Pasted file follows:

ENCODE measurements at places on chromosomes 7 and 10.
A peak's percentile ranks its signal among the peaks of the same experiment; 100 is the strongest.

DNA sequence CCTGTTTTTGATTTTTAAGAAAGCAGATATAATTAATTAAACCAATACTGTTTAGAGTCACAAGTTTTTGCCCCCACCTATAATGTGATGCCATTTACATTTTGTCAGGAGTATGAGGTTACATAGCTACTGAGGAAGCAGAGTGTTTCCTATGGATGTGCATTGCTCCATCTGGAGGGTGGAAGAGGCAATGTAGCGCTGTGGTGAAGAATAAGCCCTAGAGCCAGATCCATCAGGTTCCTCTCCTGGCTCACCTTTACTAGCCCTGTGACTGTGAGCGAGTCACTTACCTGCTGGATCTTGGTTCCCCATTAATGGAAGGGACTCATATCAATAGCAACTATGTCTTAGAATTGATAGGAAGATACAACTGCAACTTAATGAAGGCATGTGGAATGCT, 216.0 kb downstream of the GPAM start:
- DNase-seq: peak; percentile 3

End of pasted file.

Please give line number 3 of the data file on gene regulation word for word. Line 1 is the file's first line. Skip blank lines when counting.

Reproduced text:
DNA sequence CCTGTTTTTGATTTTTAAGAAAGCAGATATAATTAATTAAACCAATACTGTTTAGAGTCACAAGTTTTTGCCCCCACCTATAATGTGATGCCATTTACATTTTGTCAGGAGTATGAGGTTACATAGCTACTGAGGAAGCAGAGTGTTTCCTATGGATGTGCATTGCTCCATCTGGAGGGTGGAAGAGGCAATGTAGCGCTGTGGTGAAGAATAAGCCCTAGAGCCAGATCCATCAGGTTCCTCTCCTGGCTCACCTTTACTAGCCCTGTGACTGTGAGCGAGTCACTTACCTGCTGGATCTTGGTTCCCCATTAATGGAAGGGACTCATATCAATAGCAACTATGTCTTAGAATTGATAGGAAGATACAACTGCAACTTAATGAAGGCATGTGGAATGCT, 216.0 kb downstream of the GPAM start: